Who Was Sigmund Freud?

29.04.2020 |

Episode #1 of the course The theories of Sigmund Freud by Dr. Daniel McGrath

 

A warm welcome to this course on the life and theories of Sigmund Freud! My name is Dr. Daniel McGrath, I am an associate professor of psychology from Canada. I have been teaching university psychology courses for the past ten years and I’m excited to offer you this course on Highbrow! I have taught a diverse range of psychology topics, including “Introductory Psychology,” “Personality,” and the “History of Psychology,” all of which prominently feature the work of Freud. Without a doubt, Sigmund Freud is one of the most fascinating and polarizing figures of the 20th century.

If I were to ask you to name three famous psychologists, which ones would you pick? Freud would probably appear on the lists of most (if not all) people asked. Technically, Freud wasn’t a psychologist in the contemporary sense, but as the founder of psychoanalysis, Freud forever altered the course of psychology and the treatment of mental health disorders.

Sigmund Freud was born into a Jewish family in 1856 in the city of Freiburg, in what is now the Czech Republic. Not long after, when he was four years old, his family relocated to Vienna, Austria. Freud’s father was a wool merchant by trade and his mother was 20 years his junior. Together, they had eight children, with Sigmund being the oldest.

Financially, the family often struggled, and Freud would later attribute his own anxiety over money to these early years. Freud was raised within the Jewish heritage; however, the family was not devoutly religious. Instead, Freud’s father encouraged him to be a free thinker and to embrace intellectual pursuits. Freud had a complicated relationship with his father but said his mother was very loving toward him. The dynamics of these relationships influenced his later theories on sexual conflicts in development, a topic that will be covered in a later lesson.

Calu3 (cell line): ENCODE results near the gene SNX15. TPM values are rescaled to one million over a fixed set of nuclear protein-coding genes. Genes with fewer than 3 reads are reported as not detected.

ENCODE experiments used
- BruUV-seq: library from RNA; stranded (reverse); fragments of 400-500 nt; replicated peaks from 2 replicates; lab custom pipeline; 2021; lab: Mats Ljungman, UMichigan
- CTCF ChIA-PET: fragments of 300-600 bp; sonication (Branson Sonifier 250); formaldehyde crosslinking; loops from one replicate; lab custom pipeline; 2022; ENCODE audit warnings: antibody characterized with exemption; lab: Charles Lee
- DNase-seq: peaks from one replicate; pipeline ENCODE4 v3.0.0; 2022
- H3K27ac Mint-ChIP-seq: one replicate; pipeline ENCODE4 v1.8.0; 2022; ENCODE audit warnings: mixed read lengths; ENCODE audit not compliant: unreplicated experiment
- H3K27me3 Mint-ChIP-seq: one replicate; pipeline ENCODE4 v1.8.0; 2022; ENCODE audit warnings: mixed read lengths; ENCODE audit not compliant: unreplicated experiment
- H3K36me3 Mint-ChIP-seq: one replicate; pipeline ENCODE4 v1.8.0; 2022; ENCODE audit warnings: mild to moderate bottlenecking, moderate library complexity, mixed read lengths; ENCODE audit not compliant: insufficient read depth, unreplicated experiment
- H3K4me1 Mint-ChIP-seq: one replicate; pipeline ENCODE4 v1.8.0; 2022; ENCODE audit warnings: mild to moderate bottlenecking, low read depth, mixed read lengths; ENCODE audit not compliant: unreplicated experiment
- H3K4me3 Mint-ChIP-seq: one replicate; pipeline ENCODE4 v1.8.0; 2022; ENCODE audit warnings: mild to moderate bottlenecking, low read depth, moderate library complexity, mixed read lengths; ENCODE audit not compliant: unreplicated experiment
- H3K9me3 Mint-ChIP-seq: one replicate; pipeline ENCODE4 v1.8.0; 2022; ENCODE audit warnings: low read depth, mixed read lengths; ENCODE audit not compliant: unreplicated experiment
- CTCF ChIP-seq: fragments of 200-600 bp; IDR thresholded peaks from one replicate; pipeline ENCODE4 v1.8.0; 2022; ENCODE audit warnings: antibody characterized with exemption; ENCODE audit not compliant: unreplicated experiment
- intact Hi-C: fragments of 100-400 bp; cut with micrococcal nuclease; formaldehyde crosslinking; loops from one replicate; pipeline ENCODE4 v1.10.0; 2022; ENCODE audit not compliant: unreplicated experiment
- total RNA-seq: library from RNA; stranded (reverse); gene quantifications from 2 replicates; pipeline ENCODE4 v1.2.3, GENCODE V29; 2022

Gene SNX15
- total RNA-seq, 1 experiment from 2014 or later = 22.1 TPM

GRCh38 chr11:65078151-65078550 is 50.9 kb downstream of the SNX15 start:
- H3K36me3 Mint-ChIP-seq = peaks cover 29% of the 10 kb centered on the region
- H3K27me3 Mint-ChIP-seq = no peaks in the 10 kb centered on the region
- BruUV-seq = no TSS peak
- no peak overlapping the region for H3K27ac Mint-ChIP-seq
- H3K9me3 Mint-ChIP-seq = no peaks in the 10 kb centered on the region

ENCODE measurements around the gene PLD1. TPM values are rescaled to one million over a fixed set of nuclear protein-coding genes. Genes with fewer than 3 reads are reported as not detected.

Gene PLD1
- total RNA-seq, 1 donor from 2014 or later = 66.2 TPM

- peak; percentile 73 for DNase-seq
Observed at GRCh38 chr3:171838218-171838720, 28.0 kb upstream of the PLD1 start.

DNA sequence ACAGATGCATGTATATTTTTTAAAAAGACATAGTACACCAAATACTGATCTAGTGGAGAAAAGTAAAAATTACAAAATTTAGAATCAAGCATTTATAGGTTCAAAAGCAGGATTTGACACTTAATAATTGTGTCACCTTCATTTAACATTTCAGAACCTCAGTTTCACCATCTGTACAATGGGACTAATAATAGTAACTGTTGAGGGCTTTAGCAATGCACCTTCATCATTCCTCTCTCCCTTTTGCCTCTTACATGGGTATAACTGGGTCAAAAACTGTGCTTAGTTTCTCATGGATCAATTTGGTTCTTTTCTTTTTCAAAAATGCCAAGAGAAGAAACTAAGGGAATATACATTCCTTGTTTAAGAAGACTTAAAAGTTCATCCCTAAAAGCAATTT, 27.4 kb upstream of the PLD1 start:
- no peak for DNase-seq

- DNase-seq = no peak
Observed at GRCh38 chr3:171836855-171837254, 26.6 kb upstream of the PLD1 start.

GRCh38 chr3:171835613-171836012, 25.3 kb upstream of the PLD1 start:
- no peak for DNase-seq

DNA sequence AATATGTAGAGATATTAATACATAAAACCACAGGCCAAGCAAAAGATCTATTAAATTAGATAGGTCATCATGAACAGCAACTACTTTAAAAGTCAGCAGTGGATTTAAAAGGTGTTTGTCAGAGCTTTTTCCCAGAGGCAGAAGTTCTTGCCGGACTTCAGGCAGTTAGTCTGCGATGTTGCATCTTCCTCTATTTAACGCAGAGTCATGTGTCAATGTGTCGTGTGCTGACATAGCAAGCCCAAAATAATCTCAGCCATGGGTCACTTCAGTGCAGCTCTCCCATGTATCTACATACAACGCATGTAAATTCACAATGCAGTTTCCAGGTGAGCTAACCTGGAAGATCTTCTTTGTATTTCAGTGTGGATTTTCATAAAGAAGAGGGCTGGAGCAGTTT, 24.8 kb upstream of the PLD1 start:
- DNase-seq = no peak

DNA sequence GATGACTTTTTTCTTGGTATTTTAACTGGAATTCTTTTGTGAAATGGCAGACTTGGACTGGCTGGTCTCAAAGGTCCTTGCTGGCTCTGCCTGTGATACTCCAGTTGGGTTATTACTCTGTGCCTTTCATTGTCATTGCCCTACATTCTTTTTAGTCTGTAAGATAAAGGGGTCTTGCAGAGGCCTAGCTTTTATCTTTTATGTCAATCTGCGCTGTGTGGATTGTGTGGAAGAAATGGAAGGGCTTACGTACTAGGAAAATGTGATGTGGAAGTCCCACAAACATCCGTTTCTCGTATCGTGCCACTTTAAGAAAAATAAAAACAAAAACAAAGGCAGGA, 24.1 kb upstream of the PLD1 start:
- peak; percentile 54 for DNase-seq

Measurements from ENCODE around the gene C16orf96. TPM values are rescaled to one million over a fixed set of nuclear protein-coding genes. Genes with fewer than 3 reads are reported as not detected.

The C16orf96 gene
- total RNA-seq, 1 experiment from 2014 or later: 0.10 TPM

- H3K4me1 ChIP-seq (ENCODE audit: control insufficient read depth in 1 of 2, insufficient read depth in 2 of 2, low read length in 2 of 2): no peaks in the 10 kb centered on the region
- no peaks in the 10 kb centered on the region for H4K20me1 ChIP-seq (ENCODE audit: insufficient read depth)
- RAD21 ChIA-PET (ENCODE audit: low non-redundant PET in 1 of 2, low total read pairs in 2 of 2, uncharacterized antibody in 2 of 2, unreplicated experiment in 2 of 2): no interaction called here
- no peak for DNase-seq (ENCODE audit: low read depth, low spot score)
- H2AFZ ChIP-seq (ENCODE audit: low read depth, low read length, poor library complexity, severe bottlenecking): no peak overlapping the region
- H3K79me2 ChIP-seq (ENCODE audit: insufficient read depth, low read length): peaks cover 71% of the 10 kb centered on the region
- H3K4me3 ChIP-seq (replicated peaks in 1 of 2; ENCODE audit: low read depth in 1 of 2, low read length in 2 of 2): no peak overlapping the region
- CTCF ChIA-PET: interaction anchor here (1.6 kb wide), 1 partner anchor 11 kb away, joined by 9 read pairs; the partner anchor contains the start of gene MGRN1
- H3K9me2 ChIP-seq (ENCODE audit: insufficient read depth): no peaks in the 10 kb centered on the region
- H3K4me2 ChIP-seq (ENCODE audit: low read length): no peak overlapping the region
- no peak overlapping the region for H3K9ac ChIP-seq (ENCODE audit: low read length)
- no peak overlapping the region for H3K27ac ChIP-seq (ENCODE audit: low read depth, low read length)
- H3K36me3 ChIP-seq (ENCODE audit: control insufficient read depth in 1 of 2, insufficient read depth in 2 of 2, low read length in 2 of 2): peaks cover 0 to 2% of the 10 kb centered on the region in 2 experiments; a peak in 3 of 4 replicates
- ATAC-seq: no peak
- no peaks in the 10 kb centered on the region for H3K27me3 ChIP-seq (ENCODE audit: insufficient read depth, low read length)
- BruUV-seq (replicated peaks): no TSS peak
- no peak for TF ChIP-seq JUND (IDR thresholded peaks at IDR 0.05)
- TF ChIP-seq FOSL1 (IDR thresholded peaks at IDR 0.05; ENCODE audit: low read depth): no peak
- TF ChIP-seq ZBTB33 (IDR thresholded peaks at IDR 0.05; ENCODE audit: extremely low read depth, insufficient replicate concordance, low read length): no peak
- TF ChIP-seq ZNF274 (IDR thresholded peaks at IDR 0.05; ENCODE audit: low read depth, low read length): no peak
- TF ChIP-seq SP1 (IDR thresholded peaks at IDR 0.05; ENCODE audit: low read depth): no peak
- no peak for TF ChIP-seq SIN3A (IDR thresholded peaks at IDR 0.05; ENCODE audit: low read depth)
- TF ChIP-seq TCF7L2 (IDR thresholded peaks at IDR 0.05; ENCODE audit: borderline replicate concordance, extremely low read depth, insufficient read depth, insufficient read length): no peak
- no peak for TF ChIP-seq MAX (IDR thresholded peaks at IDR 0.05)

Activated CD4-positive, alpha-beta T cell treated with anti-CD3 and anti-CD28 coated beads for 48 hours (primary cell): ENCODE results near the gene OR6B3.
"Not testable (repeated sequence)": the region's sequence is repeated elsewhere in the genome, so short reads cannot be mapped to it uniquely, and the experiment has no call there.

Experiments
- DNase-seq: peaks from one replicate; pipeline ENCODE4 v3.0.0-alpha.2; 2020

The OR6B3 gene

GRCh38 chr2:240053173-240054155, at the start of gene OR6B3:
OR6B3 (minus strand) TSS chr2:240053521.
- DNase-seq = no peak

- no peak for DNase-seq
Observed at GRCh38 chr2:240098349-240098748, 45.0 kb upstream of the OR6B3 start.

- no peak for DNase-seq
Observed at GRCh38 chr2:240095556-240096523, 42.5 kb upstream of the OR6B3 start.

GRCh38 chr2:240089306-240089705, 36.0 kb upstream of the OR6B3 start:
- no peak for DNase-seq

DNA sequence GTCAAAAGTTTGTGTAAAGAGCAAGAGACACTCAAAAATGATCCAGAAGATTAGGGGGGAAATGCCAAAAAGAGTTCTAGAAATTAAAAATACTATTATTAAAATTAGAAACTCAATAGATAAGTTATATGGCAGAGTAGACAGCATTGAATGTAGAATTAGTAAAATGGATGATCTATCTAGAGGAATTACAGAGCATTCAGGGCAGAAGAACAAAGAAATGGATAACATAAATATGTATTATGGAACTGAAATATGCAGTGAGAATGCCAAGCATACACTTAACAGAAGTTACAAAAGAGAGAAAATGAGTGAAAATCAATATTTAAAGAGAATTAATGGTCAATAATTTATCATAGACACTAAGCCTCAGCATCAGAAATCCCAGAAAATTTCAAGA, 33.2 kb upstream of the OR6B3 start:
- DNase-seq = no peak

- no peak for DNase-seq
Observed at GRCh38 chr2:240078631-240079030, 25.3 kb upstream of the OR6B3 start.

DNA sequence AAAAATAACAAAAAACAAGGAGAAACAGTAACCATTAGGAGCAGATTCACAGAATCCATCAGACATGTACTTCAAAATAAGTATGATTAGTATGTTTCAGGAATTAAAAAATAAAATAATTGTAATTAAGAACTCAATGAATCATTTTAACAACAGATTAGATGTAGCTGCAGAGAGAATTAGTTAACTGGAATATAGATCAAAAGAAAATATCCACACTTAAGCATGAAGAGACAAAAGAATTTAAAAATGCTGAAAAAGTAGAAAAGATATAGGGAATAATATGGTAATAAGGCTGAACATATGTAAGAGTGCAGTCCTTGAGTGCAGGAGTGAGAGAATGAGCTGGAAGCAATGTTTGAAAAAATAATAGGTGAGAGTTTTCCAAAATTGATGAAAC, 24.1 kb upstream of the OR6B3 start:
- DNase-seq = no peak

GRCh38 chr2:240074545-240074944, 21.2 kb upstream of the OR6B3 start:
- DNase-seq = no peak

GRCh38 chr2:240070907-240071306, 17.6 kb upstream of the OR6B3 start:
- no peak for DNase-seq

As a young Jewish man in Austria at that time, Freud was limited to choosing between a career in medicine or law. While he chose medicine, he was actually more passionate about becoming a scientist. For several years, he studied physiology and had plans to pursue a career in conducting basic research. Eventually, financial pressures forced Freud to abandon those aspirations, and he instead finished his medical degree and took up a clinical practice.

 

Sigmund Freud by Max Halberstadt, c. 1921

 

In 1886, Freud married Martha Bernays, with whom he would eventually have six children. That same year, he also set up his private medical practice in Vienna. He specialized in the treatment of nervous disorders, with his patients commonly being young and middle-aged women presenting with hysteria, described as the physical manifestation of symptoms such as the paralysis of limbs without a direct neurological cause. According to Freud, hysteria primarily occurred in women and resulted from unconscious forces.

Today, hysteria is no longer considered a formal psychiatric diagnosis, but instead resembles a set of conditions known as “conversion disorders.” Sigmund Freud was a prolific writer. Some of his best-known books included “Studies on Hysteria,” “The Interpretation of Dreams,” and “Three Essays on the Theory of Sexuality,” among many others. In these works, Freud described how the unconscious and early childhood experiences shaped the development and the psyche of his patients.

Following the Nazi annexation of Austria in 1938, Freud, his wife, and their daughter Anna (also a renowned psychoanalyst) fled to London, England. A long-time habitual smoker, Freud smoked over 20 cigars per day and eventually contracted oral cancer. After a long battle with the disease, he passed away at age 83 in 1939. His final home in London became the Freud Museum London in 1986.

Today’s task: Throughout this course, I will end each lesson by recommending a daily task. These exercises will help you become more engaged with the material and ultimately deepen your understanding of it. In today’s task, take a couple of minutes to think about your own perceptions of Freud. Even better, also ask a friend of their impressions of Freud. Try to remember these initial impressions to see if anything changes as you progress through this course.

In tomorrow’s lesson, I will start by discussing what could be Freud’s most important contribution, the unconscious mind.

See you tomorrow!

 

Recommended book

Freud: A Life for Our Time by Peter Gay

 

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